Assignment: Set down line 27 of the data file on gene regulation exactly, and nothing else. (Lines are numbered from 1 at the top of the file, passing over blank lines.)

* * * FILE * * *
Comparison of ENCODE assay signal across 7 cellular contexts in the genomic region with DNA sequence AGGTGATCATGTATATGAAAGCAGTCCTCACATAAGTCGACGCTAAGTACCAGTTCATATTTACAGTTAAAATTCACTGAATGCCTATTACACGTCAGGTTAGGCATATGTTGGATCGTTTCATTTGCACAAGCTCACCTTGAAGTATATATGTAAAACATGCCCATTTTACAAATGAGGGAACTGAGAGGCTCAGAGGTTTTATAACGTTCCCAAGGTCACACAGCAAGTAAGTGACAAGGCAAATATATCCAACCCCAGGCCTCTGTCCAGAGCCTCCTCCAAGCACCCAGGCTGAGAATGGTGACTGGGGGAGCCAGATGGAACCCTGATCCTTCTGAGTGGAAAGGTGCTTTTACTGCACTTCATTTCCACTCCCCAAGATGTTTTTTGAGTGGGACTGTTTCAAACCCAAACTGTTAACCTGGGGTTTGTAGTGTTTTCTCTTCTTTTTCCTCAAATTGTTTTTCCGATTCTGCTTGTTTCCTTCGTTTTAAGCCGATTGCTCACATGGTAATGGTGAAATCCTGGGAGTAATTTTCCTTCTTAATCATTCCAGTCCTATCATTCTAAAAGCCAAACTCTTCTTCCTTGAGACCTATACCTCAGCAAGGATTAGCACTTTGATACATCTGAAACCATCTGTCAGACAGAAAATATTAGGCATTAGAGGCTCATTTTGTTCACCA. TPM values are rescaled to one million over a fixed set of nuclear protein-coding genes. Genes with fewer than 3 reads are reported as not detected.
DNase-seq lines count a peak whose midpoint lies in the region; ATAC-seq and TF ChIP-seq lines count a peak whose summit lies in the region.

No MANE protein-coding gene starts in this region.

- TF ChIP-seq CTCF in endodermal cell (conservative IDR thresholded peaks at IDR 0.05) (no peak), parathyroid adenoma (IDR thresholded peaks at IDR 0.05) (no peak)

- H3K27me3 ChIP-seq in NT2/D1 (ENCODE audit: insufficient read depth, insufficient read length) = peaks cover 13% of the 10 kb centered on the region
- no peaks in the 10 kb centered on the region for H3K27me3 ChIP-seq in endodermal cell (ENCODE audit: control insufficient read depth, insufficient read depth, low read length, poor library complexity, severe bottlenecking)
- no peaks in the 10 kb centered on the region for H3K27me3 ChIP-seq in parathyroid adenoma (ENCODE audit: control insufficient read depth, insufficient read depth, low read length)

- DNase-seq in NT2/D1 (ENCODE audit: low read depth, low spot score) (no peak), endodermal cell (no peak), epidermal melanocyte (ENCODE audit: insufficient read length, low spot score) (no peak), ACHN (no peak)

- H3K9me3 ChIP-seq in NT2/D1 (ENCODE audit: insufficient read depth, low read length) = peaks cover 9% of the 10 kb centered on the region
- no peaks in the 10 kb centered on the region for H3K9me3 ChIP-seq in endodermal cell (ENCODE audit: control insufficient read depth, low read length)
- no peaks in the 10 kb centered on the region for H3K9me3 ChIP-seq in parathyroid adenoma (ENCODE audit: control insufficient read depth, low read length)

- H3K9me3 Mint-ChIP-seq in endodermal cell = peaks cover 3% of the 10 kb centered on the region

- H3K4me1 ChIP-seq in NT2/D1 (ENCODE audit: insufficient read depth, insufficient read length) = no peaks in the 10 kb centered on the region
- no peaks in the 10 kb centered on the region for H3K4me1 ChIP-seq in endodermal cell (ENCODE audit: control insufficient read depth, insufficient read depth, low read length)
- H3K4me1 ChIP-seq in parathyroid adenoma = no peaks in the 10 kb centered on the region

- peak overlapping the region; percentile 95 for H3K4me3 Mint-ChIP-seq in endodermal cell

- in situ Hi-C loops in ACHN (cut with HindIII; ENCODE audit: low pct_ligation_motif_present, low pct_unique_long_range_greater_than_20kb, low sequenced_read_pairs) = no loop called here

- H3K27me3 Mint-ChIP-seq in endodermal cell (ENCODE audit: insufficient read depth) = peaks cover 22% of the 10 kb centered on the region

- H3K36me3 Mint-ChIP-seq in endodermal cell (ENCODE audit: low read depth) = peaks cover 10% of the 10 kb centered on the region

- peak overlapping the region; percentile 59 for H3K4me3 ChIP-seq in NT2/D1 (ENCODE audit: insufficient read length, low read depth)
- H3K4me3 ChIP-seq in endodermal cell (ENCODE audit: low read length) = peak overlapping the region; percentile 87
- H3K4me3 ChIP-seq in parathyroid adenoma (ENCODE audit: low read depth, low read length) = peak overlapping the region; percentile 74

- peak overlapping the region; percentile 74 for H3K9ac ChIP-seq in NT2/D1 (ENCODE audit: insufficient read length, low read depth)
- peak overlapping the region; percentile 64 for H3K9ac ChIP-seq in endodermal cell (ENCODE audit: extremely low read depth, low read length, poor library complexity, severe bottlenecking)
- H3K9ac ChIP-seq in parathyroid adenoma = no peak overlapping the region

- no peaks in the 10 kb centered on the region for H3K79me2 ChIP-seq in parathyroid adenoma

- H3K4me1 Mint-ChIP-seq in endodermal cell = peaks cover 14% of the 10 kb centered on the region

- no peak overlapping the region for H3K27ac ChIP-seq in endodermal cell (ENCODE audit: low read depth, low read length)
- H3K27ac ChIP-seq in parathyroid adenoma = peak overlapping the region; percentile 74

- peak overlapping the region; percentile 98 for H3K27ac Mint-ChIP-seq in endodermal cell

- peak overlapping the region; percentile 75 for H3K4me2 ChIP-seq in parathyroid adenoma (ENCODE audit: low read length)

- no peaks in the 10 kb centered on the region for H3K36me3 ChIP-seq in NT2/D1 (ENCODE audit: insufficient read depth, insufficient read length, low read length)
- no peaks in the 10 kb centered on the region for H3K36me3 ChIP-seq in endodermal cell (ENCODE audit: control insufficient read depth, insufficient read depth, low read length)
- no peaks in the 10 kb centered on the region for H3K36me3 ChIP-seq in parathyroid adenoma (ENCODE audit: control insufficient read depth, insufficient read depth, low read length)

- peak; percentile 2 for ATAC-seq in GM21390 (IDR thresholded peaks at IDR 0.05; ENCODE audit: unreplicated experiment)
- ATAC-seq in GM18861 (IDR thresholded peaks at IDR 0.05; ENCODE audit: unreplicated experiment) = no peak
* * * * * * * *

- H3K4me1 Mint-ChIP-seq in endodermal cell = peaks cover 14% of the 10 kb centered on the region